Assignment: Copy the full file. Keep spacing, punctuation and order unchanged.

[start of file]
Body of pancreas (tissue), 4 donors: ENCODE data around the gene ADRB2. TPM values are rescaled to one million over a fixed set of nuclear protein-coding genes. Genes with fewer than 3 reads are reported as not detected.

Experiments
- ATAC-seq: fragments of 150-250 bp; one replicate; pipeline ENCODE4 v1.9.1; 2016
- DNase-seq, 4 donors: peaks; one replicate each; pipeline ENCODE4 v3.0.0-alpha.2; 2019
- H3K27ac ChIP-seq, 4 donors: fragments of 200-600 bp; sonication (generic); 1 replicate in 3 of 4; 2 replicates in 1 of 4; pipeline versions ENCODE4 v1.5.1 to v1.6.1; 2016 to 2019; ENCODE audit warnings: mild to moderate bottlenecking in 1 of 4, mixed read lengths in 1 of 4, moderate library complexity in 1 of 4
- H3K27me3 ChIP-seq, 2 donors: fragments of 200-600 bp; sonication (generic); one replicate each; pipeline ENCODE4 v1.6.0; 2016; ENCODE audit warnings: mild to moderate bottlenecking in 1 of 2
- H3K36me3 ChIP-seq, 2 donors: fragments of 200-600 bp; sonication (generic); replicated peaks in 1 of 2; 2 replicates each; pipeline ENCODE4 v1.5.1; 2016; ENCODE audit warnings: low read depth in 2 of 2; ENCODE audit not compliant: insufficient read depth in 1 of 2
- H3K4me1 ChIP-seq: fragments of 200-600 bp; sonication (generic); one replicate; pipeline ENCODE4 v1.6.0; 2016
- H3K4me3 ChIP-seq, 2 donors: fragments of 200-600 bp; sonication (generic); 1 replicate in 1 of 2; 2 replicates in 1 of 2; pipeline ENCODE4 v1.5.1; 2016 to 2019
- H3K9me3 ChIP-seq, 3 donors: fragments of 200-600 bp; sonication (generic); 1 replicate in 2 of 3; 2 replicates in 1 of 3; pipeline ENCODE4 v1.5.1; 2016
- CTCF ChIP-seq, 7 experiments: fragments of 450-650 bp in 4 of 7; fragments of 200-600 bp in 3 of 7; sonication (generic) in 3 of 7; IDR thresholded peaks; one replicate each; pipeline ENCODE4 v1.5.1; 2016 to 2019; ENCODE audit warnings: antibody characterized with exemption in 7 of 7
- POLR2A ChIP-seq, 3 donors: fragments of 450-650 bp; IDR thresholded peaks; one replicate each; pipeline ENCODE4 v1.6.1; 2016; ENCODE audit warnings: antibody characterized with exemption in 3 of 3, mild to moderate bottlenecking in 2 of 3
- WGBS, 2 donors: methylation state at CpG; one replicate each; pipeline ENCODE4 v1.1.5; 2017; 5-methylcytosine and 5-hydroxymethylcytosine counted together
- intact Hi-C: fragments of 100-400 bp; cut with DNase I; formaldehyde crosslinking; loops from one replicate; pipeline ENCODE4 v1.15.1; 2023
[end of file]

Body of pancreas (tissue), 4 donors: ENCODE data around the gene ADRB2. TPM values are rescaled to one million over a fixed set of nuclear protein-coding genes. Genes with fewer than 3 reads are reported as not detected.

Experiments
- ATAC-seq: fragments of 150-250 bp; one replicate; pipeline ENCODE4 v1.9.1; 2016
- DNase-seq, 4 donors: peaks; one replicate each; pipeline ENCODE4 v3.0.0-alpha.2; 2019
- H3K27ac ChIP-seq, 4 donors: fragments of 200-600 bp; sonication (generic); 1 replicate in 3 of 4; 2 replicates in 1 of 4; pipeline versions ENCODE4 v1.5.1 to v1.6.1; 2016 to 2019; ENCODE audit warnings: mild to moderate bottlenecking in 1 of 4, mixed read lengths in 1 of 4, moderate library complexity in 1 of 4
- H3K27me3 ChIP-seq, 2 donors: fragments of 200-600 bp; sonication (generic); one replicate each; pipeline ENCODE4 v1.6.0; 2016; ENCODE audit warnings: mild to moderate bottlenecking in 1 of 2
- H3K36me3 ChIP-seq, 2 donors: fragments of 200-600 bp; sonication (generic); replicated peaks in 1 of 2; 2 replicates each; pipeline ENCODE4 v1.5.1; 2016; ENCODE audit warnings: low read depth in 2 of 2; ENCODE audit not compliant: insufficient read depth in 1 of 2
- H3K4me1 ChIP-seq: fragments of 200-600 bp; sonication (generic); one replicate; pipeline ENCODE4 v1.6.0; 2016
- H3K4me3 ChIP-seq, 2 donors: fragments of 200-600 bp; sonication (generic); 1 replicate in 1 of 2; 2 replicates in 1 of 2; pipeline ENCODE4 v1.5.1; 2016 to 2019
- H3K9me3 ChIP-seq, 3 donors: fragments of 200-600 bp; sonication (generic); 1 replicate in 2 of 3; 2 replicates in 1 of 3; pipeline ENCODE4 v1.5.1; 2016
- CTCF ChIP-seq, 7 experiments: fragments of 450-650 bp in 4 of 7; fragments of 200-600 bp in 3 of 7; sonication (generic) in 3 of 7; IDR thresholded peaks; one replicate each; pipeline ENCODE4 v1.5.1; 2016 to 2019; ENCODE audit warnings: antibody characterized with exemption in 7 of 7
- POLR2A ChIP-seq, 3 donors: fragments of 450-650 bp; IDR thresholded peaks; one replicate each; pipeline ENCODE4 v1.6.1; 2016; ENCODE audit warnings: antibody characterized with exemption in 3 of 3, mild to moderate bottlenecking in 2 of 3
- WGBS, 2 donors: methylation state at CpG; one replicate each; pipeline ENCODE4 v1.1.5; 2017; 5-methylcytosine and 5-hydroxymethylcytosine counted together
- intact Hi-C: fragments of 100-400 bp; cut with DNase I; formaldehyde crosslinking; loops from one replicate; pipeline ENCODE4 v1.15.1; 2023